Have you tried new the Independent Digital Edition apps?
Independent Dating
and  

By clicking 'Search' you
are agreeing to our
Terms of Use.

iJobs Job Widget
iJobs General

Recruitment Genius: Web Developer - Junior / Mid Weight

£15000 - £25000 per annum: Recruitment Genius: To support their continued grow...

Recruitment Genius: Marketing Data Specialist

£22000 - £25000 per annum: Recruitment Genius: They are the go-to company for ...

Recruitment Genius: Search Marketing Specialist - PPC / SEO

Negotiable: Recruitment Genius: This is an opportunity to join the UK's leadin...

Recruitment Genius: Sales Administrator

Negotiable: Recruitment Genius: This caravan dealership are currently recruiti...

Day In a Page

Is this the future of flying: battery-powered planes made of plastic, and without flight decks?

Is this the future of flying?

Battery-powered planes made of plastic, and without flight decks
Isis are barbarians – but the Caliphate is a dream at the heart of all Muslim traditions

Isis are barbarians

but the Caliphate is an ancient Muslim ideal
The Brink's-Mat curse strikes again: three tons of stolen gold that brought only grief

Curse of Brink's Mat strikes again

Death of John 'Goldfinger' Palmer the latest killing related to 1983 heist
Greece debt crisis: 'The ministers talk to us about miracles' – why Greeks are cynical ahead of the bailout referendum

'The ministers talk to us about miracles'

Why Greeks are cynical ahead of the bailout referendum
Call of the wild: How science is learning to decode the way animals communicate

Call of the wild

How science is learning to decode the way animals communicate
Greece debt crisis: What happened to democracy when it’s a case of 'Vote Yes or else'?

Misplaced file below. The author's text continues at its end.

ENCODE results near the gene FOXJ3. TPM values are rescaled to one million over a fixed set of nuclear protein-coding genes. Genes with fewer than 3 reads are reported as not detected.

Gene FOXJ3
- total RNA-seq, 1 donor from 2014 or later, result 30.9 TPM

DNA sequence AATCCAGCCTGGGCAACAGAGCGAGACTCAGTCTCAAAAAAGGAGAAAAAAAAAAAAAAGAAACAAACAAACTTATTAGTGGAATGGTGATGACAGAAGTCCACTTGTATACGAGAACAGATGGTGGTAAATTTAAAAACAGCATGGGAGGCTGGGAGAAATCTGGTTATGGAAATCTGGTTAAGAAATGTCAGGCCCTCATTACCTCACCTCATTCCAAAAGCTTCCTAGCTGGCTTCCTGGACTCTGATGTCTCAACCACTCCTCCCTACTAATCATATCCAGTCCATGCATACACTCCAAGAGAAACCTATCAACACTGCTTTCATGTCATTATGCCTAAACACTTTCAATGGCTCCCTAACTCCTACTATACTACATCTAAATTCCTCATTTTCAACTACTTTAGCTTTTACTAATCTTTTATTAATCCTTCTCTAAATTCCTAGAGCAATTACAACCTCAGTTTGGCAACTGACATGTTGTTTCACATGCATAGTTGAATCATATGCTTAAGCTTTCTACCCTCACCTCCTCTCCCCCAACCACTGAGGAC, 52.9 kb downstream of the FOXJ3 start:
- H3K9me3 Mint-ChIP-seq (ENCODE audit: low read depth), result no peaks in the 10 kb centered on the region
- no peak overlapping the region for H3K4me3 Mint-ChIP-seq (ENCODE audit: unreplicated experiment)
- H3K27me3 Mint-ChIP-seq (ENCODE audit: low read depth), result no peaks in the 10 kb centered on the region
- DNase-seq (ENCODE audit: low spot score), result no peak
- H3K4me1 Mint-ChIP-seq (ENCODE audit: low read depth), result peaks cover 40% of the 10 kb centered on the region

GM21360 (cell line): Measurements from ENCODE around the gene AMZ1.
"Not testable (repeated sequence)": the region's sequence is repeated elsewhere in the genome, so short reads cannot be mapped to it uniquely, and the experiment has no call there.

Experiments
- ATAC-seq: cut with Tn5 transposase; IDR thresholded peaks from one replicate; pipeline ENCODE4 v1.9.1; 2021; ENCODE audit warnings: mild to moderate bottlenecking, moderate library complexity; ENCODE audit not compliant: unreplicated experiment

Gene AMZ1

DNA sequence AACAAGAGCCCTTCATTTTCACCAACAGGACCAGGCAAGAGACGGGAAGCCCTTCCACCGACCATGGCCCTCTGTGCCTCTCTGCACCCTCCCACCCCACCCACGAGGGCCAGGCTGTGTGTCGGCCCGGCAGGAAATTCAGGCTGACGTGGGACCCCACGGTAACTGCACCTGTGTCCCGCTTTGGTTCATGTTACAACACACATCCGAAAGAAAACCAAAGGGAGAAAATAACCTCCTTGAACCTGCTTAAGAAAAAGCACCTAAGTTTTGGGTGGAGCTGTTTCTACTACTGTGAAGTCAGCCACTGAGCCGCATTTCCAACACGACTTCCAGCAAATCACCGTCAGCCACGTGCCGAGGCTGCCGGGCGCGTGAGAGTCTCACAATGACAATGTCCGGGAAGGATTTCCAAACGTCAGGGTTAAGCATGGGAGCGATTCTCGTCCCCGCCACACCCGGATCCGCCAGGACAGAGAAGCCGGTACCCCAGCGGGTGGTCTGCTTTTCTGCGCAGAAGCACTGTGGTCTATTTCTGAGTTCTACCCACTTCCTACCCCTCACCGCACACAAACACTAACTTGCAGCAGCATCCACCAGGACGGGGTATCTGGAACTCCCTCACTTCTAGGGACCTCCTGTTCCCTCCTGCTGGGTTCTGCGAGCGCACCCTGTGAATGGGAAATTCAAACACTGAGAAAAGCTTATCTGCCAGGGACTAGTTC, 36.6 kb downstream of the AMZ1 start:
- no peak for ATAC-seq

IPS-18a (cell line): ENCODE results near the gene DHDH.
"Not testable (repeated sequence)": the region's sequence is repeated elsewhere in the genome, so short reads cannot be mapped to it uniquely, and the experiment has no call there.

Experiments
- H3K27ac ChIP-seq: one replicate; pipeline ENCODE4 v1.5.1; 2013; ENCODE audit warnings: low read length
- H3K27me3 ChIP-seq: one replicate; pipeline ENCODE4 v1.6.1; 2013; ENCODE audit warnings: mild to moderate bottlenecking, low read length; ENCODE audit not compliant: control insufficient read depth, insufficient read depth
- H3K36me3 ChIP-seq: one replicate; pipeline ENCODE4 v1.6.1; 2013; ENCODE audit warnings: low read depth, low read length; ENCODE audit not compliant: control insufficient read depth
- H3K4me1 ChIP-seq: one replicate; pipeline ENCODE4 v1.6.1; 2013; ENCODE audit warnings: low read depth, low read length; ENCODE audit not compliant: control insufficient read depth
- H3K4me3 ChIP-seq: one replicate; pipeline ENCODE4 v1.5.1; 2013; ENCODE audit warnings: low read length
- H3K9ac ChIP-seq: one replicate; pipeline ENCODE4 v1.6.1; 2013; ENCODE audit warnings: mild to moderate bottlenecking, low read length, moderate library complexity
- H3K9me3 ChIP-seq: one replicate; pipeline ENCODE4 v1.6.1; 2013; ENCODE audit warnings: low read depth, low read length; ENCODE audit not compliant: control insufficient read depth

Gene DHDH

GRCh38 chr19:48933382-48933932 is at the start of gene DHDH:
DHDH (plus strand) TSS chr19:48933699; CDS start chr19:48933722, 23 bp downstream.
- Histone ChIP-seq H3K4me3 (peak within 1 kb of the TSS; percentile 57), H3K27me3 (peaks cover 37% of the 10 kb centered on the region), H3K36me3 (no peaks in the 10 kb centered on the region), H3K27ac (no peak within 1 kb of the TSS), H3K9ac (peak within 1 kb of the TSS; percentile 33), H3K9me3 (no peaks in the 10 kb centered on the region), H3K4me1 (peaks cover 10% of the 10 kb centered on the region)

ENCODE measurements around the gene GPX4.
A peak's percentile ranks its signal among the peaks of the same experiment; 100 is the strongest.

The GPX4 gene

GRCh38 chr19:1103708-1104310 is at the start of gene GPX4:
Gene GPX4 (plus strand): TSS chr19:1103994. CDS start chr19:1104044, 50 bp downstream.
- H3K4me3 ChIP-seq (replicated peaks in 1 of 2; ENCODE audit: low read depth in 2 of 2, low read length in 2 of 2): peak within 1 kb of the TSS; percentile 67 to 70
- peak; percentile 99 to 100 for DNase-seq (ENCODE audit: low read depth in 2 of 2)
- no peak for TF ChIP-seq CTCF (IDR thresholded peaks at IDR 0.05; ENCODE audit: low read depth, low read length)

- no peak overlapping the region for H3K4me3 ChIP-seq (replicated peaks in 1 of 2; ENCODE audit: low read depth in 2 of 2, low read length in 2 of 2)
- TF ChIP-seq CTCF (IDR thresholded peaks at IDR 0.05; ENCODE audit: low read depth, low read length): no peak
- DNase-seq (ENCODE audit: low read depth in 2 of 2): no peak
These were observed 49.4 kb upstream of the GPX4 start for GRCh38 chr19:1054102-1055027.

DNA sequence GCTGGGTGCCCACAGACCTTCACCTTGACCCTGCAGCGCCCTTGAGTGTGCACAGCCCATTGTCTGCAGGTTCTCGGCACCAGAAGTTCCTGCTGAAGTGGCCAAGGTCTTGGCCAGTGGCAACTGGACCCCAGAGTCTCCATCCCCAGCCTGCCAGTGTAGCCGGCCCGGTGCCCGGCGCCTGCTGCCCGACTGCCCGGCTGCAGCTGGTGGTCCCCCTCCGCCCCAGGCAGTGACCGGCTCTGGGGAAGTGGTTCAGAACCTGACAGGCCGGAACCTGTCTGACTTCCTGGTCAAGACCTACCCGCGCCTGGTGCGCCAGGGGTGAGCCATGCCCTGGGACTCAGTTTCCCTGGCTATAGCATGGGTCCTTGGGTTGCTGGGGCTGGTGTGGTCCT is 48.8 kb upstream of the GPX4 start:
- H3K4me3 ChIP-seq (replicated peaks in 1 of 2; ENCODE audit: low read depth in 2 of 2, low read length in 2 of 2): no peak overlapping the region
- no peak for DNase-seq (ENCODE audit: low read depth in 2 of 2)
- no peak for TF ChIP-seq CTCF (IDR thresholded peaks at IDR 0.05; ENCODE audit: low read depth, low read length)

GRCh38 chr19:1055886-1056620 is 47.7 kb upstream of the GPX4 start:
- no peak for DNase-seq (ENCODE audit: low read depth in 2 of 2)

'The economic collapse has happened. What is at risk now is democracy...'

If it doesn’t work in Europe, how is it supposed to work in India or the Middle East, asks Robert Fisk
The science of swearing: What lies behind the use of four-letter words?

The science of swearing

What lies behind the use of four-letter words?
The Real Stories of Migrant Britain: Clive fled from Zimbabwe - now it won't have him back

The Real Stories of Migrant Britain

Clive fled from Zimbabwe - now it won’t have him back
Africa on the menu: Three foodie friends want to popularise dishes from the continent

Africa on the menu

Three foodie friends want to popularise dishes from the hot new continent
Donna Karan is stepping down after 30 years - so who will fill the DKNY creator's boots?

Who will fill Donna Karan's boots?

The designer is stepping down as Chief Designer of DKNY after 30 years. Alexander Fury looks back at the career of 'America's Chanel'
10 best statement lightbulbs

10 best statement lightbulbs

Dare to bare with some out-of-the-ordinary illumination
Wimbledon 2015: Heather Watson - 'I had Serena's poster on my wall – now I'm playing her'

Heather Watson: 'I had Serena's poster on my wall – now I'm playing her'

Briton pumped up for dream meeting with world No 1
Wimbledon 2015: Nick Bollettieri - It's time for big John Isner to produce the goods to go with his thumping serve

Nick Bollettieri's Wimbledon Files

It's time for big John Isner to produce the goods to go with his thumping serve
Dustin Brown: Who is the tennis player who knocked Rafael Nadal out of Wimbeldon 2015?

Dustin Brown

Who is the German player that knocked Nadal out of Wimbeldon 2015?
Ashes 2015: Damien Martyn - 'England are fired up again, just like in 2005...'

Damien Martyn: 'England are fired up again, just like in 2005...'

Australian veteran of that Ashes series, believes the hosts' may become unstoppable if they win the first Test